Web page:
Tuesday, January 15, 2008

Quit complaining about your caucus!

I have really enjoyed politics ever since Mrs. See's Senior Government class when a lot of the politcial processes finally started to make sense. I even ran, I think, as the Democratic representative in our class's mock election and I am pretty sure we beat Aaron Cohen's Republican race, but maybe my memory is a little fuzzy in that memory.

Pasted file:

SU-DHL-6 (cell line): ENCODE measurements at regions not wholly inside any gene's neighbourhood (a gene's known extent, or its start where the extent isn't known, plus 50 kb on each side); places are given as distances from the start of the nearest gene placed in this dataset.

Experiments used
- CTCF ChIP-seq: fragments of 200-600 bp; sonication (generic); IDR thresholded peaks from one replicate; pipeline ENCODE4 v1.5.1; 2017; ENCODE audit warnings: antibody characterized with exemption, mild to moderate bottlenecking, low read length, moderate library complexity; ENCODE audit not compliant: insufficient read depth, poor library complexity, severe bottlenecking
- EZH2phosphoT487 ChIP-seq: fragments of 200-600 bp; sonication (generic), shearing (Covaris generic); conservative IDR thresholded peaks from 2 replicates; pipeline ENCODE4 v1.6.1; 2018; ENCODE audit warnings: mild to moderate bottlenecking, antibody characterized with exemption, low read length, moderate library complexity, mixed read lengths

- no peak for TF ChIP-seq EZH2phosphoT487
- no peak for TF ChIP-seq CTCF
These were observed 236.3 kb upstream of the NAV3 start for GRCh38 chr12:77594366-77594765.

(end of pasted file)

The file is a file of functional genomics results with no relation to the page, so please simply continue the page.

Every time election time rolls around, I try to inform myself of the issues and I really like listening to both sides of the issues. Trust me, as the lone registered Democrat in an in-law family of Republicans, I get an earful of the other side of the coin. I appreciate it, though, and makes me think about things. I don't, however, like the political propaganda emails that get sent around. It kinda makes me laugh/kinda gets on my nerves when I get an email from a well-intentioned family member or friend trying to persuade me that my political affiliation aligns me with the devil. I really have to question the intelligence of the sender of the emails that slam EVERY democrat EVER because of the failure of the Social Security program [Don't even get me started on that one!] or the ones that seek to defame and defile the Democratic national candidates by calling them terrorists or racists or whatever. I hope that everyone takes the time to think those emails through and REALLY only send them to me because they're so obviously thick with propoganda and spin that they can't be all true.